About Geiranger

Geiranger is a small tourist village in Sunnmøre region of Møre og Romsdal county in the western part of Norway. It's located in Stranda Municipality at the head of the Geirangerfjorden, which is a branch of the large Storfjorden. The nearest city is Ålesund. Geiranger is home to some of the most spectacular scenery in the world, and has been named the best travel destination in Scandinavia by Lonely Planet. Since 2005, the Geirangerfjord area has been listed as a UNESCO World Heritage Site. The Seven Sisters waterfall is located just west of Geiranger. Geiranger Church is the main church for the village and surrounding area. It was build in 1842, and is located beside the farm Maråk. Besides the farm Vinje is a tumulus from the Viking era. 

The northbound Hurtigruten takes a detour to Geiranger in the summer. There are several campsites, cottages and hotels in Geiranger. Including Hotel Geiranger and Hotel Union. Hotel Union is the only hotel that has almost all year, with only closed the first two weeks in January.

The road to the top of Dalsnibba (Nibbevegen) was established (in 1939) only for the tourists after the motor vehicle made the long climb from the bay manageable. Ørnevegen between Geiranger and Eidsdal was completed first in 1956, making it before the time was little through traffic with vehicles. Before the car's time was the villagers engaged in staging sing of tourists with horse and carriage along Geirangervegen. Later it was invested in vehicles that withstood the steep slopes and hairpin bends. In the 1930s there were up to 50 open shuttle cars in the village, and Geiranger at that time had a larger car density than Oslo. During the war seized the occupying 37 shuttle vehicles, immediately after the war were only 9 cars in business. In 1938, the rate for skys singles by car to Djupvasshytta 45 NOK, which corresponds to 30 to 45 hours' salary for a construction worker. Trollstigen opened in 1936 and Ørnevegen in 1956, leaving the continuous road (interrupted only by a short ferry to Eidsdal) from Åndalsnes (Rauma Man terminus) to Grotli.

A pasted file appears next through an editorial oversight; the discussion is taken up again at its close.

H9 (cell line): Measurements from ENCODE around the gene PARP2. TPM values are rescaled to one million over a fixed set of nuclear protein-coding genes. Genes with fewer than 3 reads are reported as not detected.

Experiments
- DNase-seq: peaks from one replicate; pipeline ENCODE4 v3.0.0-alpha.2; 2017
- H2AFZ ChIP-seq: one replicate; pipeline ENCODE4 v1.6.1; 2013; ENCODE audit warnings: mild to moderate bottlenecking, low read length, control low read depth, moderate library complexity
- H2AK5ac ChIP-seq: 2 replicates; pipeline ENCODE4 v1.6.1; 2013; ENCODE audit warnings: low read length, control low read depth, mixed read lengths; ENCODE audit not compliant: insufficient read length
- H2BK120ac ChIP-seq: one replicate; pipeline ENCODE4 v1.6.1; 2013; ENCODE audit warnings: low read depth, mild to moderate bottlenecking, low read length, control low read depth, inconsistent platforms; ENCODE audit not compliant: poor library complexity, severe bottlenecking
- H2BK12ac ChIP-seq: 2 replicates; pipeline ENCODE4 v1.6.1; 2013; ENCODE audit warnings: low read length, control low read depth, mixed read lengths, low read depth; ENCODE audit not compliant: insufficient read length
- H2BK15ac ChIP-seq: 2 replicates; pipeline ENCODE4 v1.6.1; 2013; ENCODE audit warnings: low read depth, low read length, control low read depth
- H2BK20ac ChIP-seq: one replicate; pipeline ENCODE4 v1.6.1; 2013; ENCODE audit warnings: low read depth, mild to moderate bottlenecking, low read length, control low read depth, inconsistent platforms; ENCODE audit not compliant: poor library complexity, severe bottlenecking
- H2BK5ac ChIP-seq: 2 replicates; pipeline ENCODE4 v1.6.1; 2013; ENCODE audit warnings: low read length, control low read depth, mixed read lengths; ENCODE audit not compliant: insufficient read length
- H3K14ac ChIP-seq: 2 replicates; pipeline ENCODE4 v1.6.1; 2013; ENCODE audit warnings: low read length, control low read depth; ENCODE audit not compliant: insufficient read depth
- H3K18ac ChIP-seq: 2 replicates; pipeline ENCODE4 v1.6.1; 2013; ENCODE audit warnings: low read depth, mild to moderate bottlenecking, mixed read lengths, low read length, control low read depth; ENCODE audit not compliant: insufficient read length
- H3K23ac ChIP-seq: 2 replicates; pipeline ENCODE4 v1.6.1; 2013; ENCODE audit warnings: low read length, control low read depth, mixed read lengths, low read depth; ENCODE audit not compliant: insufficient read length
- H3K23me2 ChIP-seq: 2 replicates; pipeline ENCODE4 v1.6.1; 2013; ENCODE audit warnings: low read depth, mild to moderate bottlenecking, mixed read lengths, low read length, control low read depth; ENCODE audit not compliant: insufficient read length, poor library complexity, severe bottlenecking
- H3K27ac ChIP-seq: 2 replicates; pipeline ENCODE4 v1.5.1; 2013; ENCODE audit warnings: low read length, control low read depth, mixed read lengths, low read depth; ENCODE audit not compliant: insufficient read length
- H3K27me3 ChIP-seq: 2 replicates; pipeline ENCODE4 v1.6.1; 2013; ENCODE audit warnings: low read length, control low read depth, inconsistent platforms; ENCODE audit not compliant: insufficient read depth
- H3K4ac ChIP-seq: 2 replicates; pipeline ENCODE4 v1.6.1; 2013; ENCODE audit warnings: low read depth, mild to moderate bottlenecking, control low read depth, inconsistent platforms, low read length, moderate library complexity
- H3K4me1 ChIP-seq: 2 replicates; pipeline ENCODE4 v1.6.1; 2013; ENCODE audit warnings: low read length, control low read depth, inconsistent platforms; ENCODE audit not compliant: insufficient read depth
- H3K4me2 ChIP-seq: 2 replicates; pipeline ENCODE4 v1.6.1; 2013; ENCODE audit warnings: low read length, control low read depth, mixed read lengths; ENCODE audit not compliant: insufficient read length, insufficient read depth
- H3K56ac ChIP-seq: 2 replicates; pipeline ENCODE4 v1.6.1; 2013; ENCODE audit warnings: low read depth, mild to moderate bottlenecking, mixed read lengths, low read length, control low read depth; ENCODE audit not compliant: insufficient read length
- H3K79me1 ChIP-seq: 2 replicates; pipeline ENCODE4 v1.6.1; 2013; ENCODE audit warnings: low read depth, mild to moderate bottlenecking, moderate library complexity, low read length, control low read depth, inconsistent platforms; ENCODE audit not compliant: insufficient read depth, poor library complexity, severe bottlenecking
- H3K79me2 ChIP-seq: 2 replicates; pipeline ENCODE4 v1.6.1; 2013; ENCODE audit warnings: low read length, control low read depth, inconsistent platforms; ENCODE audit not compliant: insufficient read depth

During the summer, a ferry shuttles between Geiranger and Hellesylt. In 2010 traveled an average of 140 vehicles and 690 people daily by ferry.

Kaiser Wilhelm II of Germany visited Geiranger by ship in 1899 which were good advertisement for the village. The emperor then visited Geiranger each summer until 1914.

Geiranger has annually visited by 150–200 port calls by cruise ships, making the village to the second largest cruise port (only Bergen is greater).